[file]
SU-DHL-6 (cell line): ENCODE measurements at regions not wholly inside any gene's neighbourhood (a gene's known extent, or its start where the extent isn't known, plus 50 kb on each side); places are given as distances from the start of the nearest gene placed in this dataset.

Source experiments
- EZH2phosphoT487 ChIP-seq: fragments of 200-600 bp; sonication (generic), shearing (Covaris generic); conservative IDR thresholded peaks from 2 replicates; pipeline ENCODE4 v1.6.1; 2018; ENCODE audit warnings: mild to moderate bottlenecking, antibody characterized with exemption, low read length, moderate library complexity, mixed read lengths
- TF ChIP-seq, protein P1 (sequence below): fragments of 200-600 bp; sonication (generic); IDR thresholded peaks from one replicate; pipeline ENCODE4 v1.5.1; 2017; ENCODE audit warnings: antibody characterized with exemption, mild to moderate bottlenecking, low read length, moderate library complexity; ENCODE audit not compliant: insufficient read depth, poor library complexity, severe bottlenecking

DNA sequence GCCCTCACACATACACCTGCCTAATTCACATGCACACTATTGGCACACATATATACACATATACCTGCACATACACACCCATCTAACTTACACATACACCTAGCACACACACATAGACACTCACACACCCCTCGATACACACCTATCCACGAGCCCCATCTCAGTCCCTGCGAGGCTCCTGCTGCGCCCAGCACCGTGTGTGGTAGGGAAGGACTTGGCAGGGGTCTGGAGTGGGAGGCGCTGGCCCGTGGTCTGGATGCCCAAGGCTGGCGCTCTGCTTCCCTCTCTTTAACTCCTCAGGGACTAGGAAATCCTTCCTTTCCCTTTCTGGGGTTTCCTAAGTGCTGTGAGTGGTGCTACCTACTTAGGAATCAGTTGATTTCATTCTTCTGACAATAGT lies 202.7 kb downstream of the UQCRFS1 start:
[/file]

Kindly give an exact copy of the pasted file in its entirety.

SU-DHL-6 (cell line): ENCODE measurements at regions not wholly inside any gene's neighbourhood (a gene's known extent, or its start where the extent isn't known, plus 50 kb on each side); places are given as distances from the start of the nearest gene placed in this dataset.

Source experiments
- EZH2phosphoT487 ChIP-seq: fragments of 200-600 bp; sonication (generic), shearing (Covaris generic); conservative IDR thresholded peaks from 2 replicates; pipeline ENCODE4 v1.6.1; 2018; ENCODE audit warnings: mild to moderate bottlenecking, antibody characterized with exemption, low read length, moderate library complexity, mixed read lengths
- TF ChIP-seq, protein P1 (sequence below): fragments of 200-600 bp; sonication (generic); IDR thresholded peaks from one replicate; pipeline ENCODE4 v1.5.1; 2017; ENCODE audit warnings: antibody characterized with exemption, mild to moderate bottlenecking, low read length, moderate library complexity; ENCODE audit not compliant: insufficient read depth, poor library complexity, severe bottlenecking

DNA sequence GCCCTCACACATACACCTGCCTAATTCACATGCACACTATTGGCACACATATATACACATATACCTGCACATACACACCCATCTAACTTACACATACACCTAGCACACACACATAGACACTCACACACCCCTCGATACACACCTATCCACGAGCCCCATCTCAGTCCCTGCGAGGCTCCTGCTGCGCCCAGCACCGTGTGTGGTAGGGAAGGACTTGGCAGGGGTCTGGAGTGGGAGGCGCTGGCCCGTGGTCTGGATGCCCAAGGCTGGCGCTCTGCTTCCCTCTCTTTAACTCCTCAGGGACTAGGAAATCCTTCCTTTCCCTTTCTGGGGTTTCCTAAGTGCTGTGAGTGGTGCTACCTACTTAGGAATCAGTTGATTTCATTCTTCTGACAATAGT lies 202.7 kb downstream of the UQCRFS1 start: